I am my own harshest critic, my biggest detractor. If I have an idea validated and ready to go, I’ll find a way to convince myself that it won’t work. In the last few months, however, I’ve been reading and researching what thought leaders my favorite thinkers respected- I thought I might find clues as to why these men thought the way they did, and why they weren’t held back by fear or anxiety.
Well, a few months ago, I found a guy. Turns out that Nassim Nicholas Taleb, Tim Ferriss, Tucker Max, and Ryan Holiday were all fans of Seth Roberts- noted personal science pioneer. Even Taubes, our favorite Santa Clause doctor, was a fan. I haven’t read much on him. I didn’t even take his reading all that seriously, as his books were added to my “books to read” pile, which is well over 200 books long at the moment, and growing every day.
I did however watch this video- a talk on experimental design, and found it extremely helpful.
My biggest takeaway from this video is that “the best way to learn, is to do.” And that’s a huge difference from just thinking about doing things, or reading about them. He also says that taking measured, small steps, will provide much better results and growth than jumping into massive projects with huge margins of error. Mind you- I don’t call this advice, because these are findings from his own experiences. This is what has worked for him- no hypothesizing or armchair professoring involved.
Seth passed away very suddenly last week- so I’m approaching his work with the utmost respect and care. I am curious about how he passed though- his last published article was about how he ate half a stick of butter everyday. If his cause of death is related to any of his work, then it’s important that they are not blindly accepted, but methodically looked through and tested. Lemmings follow blindly, and we are not lemmings. But I digress…he is gone too soon and the world is worse off for it.
I’m getting ready to do my first large scale media manipulation stunt since reading Ryan Holiday’s book, “Trust Me, I’m Lying.” I’ve done two before reading the book, and both went well, receiving national coverage. But I didn’t do it methodically. Last time I traded up the chain by fluke, my only thought being “let’s see how big we can get this.” This time around I have a timeline, a list of people to email, when to email, where I’d email, how I’d trade it up the chain, from what fake email/twitter address I’d send it- a lot more planning has gone into this.
I’m going to be creating a controversy about a product and a company that doesn’t exist. Well- a company that I created with a website, and one custom designed dress, and a bribed student. So…maybe $200 investment. The rest of my investment will be in time.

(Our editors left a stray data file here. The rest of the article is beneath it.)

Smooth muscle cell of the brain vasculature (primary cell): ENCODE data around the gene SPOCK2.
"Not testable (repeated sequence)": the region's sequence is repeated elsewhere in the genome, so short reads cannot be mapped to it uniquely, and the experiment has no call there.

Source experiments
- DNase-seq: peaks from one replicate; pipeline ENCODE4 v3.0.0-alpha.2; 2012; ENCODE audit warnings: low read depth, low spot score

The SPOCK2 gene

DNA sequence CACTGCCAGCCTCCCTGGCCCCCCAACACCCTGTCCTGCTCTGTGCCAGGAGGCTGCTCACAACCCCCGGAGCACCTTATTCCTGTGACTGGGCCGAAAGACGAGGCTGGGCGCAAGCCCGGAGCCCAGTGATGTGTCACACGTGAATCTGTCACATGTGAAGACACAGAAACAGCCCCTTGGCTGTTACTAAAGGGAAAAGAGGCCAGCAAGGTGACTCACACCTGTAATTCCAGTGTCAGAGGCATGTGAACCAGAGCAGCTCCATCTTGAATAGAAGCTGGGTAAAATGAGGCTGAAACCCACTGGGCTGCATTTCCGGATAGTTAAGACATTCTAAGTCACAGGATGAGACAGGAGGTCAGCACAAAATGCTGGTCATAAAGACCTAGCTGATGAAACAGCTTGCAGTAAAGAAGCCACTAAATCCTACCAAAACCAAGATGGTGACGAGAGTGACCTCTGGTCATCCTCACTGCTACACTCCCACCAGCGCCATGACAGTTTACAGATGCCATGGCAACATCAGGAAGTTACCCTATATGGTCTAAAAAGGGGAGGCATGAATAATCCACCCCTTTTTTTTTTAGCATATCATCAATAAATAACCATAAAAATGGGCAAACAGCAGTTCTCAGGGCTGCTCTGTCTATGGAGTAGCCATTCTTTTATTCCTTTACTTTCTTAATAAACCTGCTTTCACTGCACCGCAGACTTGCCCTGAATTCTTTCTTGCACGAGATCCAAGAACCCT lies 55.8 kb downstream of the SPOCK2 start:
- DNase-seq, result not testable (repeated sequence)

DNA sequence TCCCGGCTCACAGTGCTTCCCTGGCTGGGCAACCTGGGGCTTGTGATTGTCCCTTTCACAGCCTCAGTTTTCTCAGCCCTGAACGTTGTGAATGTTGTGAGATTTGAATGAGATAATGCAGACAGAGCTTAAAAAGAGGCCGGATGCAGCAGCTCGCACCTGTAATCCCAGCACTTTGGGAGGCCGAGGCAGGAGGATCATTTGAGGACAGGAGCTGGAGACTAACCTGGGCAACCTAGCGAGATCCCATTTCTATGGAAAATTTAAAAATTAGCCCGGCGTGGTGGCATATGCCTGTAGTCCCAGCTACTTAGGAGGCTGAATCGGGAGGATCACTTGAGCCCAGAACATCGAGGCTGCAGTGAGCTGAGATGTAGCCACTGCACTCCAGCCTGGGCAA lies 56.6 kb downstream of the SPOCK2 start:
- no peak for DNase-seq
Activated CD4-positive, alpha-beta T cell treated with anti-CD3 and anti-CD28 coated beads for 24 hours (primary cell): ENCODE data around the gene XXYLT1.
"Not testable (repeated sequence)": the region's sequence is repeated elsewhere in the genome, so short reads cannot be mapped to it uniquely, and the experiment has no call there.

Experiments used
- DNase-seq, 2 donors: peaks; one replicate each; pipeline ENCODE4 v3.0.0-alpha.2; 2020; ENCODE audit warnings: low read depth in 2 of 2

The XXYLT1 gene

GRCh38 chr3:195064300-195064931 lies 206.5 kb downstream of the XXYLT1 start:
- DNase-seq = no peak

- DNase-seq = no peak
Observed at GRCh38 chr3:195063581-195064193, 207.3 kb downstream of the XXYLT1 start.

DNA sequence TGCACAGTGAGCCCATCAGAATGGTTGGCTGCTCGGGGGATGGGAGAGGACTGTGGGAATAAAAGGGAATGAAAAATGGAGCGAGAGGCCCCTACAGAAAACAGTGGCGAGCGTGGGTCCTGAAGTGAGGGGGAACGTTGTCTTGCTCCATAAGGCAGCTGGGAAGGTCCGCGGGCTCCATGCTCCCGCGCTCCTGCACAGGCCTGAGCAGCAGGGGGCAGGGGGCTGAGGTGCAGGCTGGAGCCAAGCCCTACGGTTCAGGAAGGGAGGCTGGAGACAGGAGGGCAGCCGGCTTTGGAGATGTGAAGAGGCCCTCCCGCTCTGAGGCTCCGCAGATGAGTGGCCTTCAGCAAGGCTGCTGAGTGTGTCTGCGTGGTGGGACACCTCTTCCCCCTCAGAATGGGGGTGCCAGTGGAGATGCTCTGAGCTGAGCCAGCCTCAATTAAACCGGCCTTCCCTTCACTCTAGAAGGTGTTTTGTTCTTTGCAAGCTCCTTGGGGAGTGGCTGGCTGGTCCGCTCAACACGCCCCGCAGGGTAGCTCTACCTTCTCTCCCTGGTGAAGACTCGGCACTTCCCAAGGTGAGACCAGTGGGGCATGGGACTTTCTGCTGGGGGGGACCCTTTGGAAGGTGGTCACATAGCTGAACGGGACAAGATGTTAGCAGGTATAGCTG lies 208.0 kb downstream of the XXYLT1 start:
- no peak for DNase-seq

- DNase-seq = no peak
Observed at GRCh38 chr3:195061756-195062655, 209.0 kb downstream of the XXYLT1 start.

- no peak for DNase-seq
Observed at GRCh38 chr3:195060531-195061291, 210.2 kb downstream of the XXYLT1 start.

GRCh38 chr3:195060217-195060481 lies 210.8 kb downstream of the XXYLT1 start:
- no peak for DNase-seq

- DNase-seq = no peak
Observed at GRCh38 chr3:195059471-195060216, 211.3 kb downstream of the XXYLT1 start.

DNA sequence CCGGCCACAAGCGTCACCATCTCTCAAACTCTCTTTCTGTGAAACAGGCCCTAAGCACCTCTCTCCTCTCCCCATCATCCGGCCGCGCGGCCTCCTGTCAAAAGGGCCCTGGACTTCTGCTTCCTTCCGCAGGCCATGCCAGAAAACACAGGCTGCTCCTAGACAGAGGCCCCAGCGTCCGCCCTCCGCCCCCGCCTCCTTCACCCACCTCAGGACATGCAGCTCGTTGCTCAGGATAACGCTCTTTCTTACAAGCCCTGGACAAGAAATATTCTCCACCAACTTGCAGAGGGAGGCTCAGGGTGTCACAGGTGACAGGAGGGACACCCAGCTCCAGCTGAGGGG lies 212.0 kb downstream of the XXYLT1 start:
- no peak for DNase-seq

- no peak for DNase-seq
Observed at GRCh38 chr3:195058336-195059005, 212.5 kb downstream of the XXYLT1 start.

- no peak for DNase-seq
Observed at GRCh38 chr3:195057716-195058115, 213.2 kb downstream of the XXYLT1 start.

The other piece of information I’m implementing for this campaign is, funny enough, from Ryan Holiday again- one that he’s written about a few times, most recently this morning, in fact. His article on the importance of negative thinking provides another helpful piece of information- the importance of premeditating all possible negative outcomes. He writes more about this in detail in his new book, The Obstacle is The Way. His book is out today on amazon.
So for this campaign, I’m sitting down and listing everything that could possibly go wrong, how things could backfire, and how I’d mitigate these mistakes. I’m drawing from my imagination as well as from his book.
Finally, I found a video through Charlie Hoehn- it was a short animation by Trey Parker and Matt Stone, narration an excerpt from an Alan Watts speech. You can see it below.
A reminder that no matter how far outside of my comfort zone I think I’m going, it’s not that big of a deal. It’s a first world luxury, what I call a problem. Superficial, rat race stuff. I have to remember to not forget the big picture, to not get to anxious about things that haven’t happened yet/probably won’t happen, and have fun along the way. Charlie writes about this in his new book, Play It Away which I’ll do a review of on here as soon as receive it and read it thoroughly.
Anyways. Between this launch and the book launch proposal that I’m working on, I’ll be busy for a while. And that’s good. Really good, because like Charlie said in his first book, Recession Proof Graduate, it’s about doing fun, exciting, fulfilling work. About growing and learning and becoming a better person. No doubt in my mind that both of these projects will be difficult, but definitely satisfy all of those criteria.
Everyone mentioned in this post gives lessons based on experience. They don’t prescribe solutions to problems they’ve never experienced, or talk about stuff they aren’t sure about. They talk about things which they have learned by doing…and that’s extremely important. And it makes sense. Why should I take financial advice from a poor person? Or business advice from an economics professor who never started a business? This is something I have to become militant about, and really cut out the time wasters.
RIP Seth Roberts, and thank you for sharing your work with us while you were here.